While the teacher is following these procedures, some essential ingredients have to be present in implementing CBEC.
- First, ESL students must read authentic texts. The teacher should include time for reading texts in every class--the students can repeatedly read the same part.
- Second, there have to be strong language learning components. The teacher has to design lessons in which ESL students must use academic oral English in the context of debates, group projects, or cooperative learning.
- Third, the teacher must integrate writing so that it is purposeful and meaningful in context--writing aids students' conceptual learning. The salient grammar points in a specific unit should be emphasized and reinforced throughout reading, writing, and speaking activities.
- Fourth, higher-order thinking and critical thinking skills should be reinforced through the use of real-life problem solving situations.
- Fifth, scaffolding is critical when ESL students learn abstract concepts. Hands-on activities and visual demonstration are considered part of scaffolding because they facilitate students' concept learning.
Caveats with Content-based ESL Models
CBEC is not without critics, however. If CBEC is such a promising practice, why is it not massively implemented across the nation?
First of all, ESL teachers can be easily deterred by the demands of content knowledge and discouraged by the amount of preparation they must do. Furthermore, they do not feel that they are qualified to teach content area. Thus, it takes a great deal of initiative and effort on the teachers' part. While the ESL teacher who adopts CBEC is responsible for teaching the content correctly, it should be noted that they are not responsible for ESL students' content learning in statewide assessments while the mainstream teachers are. As discussed earlier, ESL teachers should select a content area with which they feel at ease. With some research and preparation, ESL teachers can handle a unit or two out of the entire year of one grade curriculum. As they accumulate their different units in one content area or in different content areas, their confidence grows and their preparations become easier.
Another problem associated with CBEC is that ESL teachers are too concerned with content area teaching and neglect teaching related language skills. The teachers seem to forget the main purpose of CBEC, which is to enhance English language development through content areas, not content learning per se. If language components are missing, it cannot be called CBEC. The language learning aspect should take equal priority with the content learning aspect.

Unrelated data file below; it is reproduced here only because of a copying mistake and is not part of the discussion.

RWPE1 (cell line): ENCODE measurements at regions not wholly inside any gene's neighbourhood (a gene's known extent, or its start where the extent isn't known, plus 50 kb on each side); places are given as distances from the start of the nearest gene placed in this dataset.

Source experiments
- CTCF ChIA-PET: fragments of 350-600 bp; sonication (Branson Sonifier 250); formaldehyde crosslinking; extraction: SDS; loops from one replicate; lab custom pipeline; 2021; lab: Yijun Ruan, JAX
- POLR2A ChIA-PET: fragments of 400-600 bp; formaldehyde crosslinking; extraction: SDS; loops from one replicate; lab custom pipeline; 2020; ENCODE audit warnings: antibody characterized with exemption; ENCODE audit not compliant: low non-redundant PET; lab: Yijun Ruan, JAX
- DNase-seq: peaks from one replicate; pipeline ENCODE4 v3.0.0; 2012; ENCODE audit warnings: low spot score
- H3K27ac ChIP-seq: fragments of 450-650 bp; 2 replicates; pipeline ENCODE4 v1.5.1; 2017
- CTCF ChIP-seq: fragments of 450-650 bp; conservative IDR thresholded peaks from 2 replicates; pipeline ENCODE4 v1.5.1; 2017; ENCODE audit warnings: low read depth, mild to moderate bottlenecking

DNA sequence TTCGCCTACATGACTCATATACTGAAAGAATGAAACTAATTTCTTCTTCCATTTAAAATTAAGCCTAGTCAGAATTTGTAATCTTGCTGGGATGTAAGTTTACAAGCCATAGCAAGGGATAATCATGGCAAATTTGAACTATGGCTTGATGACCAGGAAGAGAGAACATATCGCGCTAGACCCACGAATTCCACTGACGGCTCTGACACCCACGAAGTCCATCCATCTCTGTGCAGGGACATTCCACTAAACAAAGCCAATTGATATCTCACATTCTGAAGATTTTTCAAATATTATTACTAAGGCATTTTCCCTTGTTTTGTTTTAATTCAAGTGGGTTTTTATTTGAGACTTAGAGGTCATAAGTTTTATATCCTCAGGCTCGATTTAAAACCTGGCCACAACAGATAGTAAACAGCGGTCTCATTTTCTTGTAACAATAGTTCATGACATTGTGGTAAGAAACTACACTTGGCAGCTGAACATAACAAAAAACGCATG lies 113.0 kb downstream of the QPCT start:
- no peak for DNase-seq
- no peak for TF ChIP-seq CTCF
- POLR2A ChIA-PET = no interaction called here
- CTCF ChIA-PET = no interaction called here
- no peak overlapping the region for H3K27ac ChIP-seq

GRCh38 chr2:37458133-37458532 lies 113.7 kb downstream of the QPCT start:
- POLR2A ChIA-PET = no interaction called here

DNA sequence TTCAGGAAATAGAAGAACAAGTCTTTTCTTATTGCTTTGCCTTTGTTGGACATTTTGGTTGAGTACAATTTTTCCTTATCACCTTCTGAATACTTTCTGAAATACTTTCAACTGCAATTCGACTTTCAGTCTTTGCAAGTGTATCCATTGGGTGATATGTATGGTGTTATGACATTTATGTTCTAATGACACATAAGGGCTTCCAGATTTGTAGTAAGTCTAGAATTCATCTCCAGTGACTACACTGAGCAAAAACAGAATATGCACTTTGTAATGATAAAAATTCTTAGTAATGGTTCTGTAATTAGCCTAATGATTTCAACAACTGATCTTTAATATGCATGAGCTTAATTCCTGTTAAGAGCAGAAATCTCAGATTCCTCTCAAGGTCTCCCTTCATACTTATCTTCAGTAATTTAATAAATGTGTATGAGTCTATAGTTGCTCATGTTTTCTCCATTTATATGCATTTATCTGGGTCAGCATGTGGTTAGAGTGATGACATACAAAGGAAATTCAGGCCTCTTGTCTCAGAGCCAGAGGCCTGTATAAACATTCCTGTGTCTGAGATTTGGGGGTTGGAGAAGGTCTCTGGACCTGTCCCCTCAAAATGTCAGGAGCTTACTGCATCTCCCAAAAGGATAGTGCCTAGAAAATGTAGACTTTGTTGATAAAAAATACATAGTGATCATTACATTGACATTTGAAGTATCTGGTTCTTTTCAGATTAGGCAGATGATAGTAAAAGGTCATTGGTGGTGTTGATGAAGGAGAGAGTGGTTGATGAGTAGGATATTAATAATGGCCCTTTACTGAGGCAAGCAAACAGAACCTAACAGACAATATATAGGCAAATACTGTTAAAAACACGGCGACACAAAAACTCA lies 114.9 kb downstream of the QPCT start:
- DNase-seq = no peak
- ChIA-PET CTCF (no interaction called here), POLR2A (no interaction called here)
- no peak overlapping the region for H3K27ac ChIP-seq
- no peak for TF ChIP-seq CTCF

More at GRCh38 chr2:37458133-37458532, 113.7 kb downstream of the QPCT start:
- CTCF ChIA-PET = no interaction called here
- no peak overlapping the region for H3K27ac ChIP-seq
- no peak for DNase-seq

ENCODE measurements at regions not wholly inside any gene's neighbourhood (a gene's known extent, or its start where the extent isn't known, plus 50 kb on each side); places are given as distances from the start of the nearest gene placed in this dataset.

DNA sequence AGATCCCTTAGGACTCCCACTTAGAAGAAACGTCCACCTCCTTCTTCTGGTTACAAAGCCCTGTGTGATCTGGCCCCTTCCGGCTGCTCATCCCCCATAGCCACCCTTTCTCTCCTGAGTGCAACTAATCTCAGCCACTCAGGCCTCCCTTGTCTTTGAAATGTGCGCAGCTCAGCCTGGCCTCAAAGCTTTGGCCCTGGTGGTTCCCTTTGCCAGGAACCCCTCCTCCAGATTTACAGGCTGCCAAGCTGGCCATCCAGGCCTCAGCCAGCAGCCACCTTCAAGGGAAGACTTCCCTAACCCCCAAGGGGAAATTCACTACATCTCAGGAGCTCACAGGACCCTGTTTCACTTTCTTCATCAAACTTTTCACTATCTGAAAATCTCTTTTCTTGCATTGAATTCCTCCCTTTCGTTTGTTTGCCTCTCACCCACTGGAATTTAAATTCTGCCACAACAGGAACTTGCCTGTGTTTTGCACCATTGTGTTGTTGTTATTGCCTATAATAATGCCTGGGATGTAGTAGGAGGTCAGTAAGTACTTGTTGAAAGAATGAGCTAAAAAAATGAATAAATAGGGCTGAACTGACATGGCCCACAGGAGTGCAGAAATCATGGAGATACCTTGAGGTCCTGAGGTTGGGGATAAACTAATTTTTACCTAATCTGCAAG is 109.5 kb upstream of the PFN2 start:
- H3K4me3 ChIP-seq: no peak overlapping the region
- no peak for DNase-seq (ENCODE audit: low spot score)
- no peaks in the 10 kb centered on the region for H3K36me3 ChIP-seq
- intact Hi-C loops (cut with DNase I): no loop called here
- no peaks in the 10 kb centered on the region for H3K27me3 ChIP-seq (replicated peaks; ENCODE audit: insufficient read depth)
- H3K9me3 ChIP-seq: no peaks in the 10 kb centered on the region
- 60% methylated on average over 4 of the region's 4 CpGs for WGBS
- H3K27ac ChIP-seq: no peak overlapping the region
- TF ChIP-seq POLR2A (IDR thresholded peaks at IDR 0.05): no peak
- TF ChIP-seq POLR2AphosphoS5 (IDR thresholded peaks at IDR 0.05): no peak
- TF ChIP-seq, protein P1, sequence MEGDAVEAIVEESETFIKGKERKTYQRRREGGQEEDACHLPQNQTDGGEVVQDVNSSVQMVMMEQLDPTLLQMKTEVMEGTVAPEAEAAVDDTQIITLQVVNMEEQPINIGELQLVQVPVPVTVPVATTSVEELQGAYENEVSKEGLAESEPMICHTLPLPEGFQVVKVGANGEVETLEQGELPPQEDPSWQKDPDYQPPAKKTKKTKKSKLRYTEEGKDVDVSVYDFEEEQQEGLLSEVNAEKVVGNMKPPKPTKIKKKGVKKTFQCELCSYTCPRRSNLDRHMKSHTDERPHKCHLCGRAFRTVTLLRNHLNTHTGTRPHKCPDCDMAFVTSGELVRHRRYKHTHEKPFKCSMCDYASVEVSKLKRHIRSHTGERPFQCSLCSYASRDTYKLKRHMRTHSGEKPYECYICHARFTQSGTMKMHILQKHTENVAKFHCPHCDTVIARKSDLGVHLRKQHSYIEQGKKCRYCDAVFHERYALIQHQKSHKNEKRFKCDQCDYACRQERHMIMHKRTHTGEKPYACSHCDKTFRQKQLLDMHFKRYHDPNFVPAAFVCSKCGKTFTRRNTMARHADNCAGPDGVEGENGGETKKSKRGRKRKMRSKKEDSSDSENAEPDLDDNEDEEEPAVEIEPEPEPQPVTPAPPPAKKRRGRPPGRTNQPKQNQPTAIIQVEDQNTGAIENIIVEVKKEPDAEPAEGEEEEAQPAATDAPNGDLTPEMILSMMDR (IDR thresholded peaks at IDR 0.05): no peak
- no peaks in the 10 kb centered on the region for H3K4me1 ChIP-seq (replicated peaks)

It is important for ESL teachers to include all the important aspects of CBEC and follow the full procedures. Although implementing CBEC sounds daunting due to its preparation, benefits that ESL students receive from CBEC can outweigh ESL teachers' initial reluctance or preparation. In order for ESL students to have college as an option, they need a strong ESL curriculum that prepares them to be academically successful. ESL teaching should look beyond survival and social English fluency. The ESL teachers should think small, start small and give CBEC a try. The results will be rewarding.
- Chamot, A. U., & O'Malley, J. M. (1994). The CALLA handbook: Implementing the cognitive academic language learning approach. New York, NY: Longman.
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- Collier, V., & Thomas, W. P. (1989). How quickly can immigrants become proficient in school English? Journal of Educational Issues of Language Minority Students, 5, 26-38.
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- Cummins, J. (1981). Age on arrival and immigrant second language learning in Canada: A reassessment. Applied Linguistics, 11(2), 132-149.
- Cummins, J. (1996). Negotiating Identities: Education for empowerment in a diverse society. Ontario, CA: California Association for Bilingual Education.
- Freeman, Y., & Freedman, D. (1998). ESL/EFL teaching principles for success. Portsmouth, NH: Heinemann.
- Senechal, M., & Cornell, E. (1993). Vocabulary acquisition through shared reading experiences. Reading Research Quarterly, 28(4), 360-374.
- Short, D. J. (1993). Assessing integrated Language and content instruction. TESOL Quarterly, 27(4), 627-656.
The Internet TESL Journal, Vol. X, No. 2, February 2004